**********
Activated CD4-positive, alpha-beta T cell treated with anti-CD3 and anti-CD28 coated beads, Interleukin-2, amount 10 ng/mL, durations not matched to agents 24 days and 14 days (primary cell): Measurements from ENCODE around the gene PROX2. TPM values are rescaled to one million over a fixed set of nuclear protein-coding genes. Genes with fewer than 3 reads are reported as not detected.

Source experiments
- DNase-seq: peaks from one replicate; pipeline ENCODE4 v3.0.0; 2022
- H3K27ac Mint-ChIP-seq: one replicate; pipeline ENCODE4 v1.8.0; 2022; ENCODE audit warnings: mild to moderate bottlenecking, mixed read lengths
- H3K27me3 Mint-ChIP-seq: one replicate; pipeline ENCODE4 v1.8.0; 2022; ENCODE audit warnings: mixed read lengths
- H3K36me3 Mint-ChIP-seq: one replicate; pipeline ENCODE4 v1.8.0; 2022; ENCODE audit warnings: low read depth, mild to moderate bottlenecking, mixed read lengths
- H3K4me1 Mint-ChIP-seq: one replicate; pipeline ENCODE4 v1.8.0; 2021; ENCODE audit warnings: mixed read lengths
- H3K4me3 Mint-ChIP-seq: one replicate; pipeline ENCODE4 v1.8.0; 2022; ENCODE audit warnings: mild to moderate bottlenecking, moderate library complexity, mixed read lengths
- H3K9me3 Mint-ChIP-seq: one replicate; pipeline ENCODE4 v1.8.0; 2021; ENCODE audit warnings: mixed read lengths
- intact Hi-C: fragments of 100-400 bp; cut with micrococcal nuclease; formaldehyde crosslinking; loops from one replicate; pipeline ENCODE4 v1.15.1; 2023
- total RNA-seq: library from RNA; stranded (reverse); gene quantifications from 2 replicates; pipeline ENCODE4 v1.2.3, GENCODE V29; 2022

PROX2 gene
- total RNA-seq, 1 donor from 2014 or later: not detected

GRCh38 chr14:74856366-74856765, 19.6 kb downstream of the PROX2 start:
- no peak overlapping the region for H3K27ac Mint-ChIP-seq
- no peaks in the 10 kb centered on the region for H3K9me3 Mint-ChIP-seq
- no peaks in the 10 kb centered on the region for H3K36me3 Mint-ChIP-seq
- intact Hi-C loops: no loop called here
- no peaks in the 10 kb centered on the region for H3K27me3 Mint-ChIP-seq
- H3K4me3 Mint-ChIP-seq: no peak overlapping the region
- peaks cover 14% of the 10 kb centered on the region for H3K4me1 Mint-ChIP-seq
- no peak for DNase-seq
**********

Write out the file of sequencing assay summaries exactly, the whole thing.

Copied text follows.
Activated CD4-positive, alpha-beta T cell treated with anti-CD3 and anti-CD28 coated beads, Interleukin-2, amount 10 ng/mL, durations not matched to agents 24 days and 14 days (primary cell): Measurements from ENCODE around the gene PROX2. TPM values are rescaled to one million over a fixed set of nuclear protein-coding genes. Genes with fewer than 3 reads are reported as not detected.

Source experiments
- DNase-seq: peaks from one replicate; pipeline ENCODE4 v3.0.0; 2022
- H3K27ac Mint-ChIP-seq: one replicate; pipeline ENCODE4 v1.8.0; 2022; ENCODE audit warnings: mild to moderate bottlenecking, mixed read lengths
- H3K27me3 Mint-ChIP-seq: one replicate; pipeline ENCODE4 v1.8.0; 2022; ENCODE audit warnings: mixed read lengths
- H3K36me3 Mint-ChIP-seq: one replicate; pipeline ENCODE4 v1.8.0; 2022; ENCODE audit warnings: low read depth, mild to moderate bottlenecking, mixed read lengths
- H3K4me1 Mint-ChIP-seq: one replicate; pipeline ENCODE4 v1.8.0; 2021; ENCODE audit warnings: mixed read lengths
- H3K4me3 Mint-ChIP-seq: one replicate; pipeline ENCODE4 v1.8.0; 2022; ENCODE audit warnings: mild to moderate bottlenecking, moderate library complexity, mixed read lengths
- H3K9me3 Mint-ChIP-seq: one replicate; pipeline ENCODE4 v1.8.0; 2021; ENCODE audit warnings: mixed read lengths
- intact Hi-C: fragments of 100-400 bp; cut with micrococcal nuclease; formaldehyde crosslinking; loops from one replicate; pipeline ENCODE4 v1.15.1; 2023
- total RNA-seq: library from RNA; stranded (reverse); gene quantifications from 2 replicates; pipeline ENCODE4 v1.2.3, GENCODE V29; 2022

PROX2 gene
- total RNA-seq, 1 donor from 2014 or later: not detected

GRCh38 chr14:74856366-74856765, 19.6 kb downstream of the PROX2 start:
- no peak overlapping the region for H3K27ac Mint-ChIP-seq
- no peaks in the 10 kb centered on the region for H3K9me3 Mint-ChIP-seq
- no peaks in the 10 kb centered on the region for H3K36me3 Mint-ChIP-seq
- intact Hi-C loops: no loop called here
- no peaks in the 10 kb centered on the region for H3K27me3 Mint-ChIP-seq
- H3K4me3 Mint-ChIP-seq: no peak overlapping the region
- peaks cover 14% of the 10 kb centered on the region for H3K4me1 Mint-ChIP-seq
- no peak for DNase-seq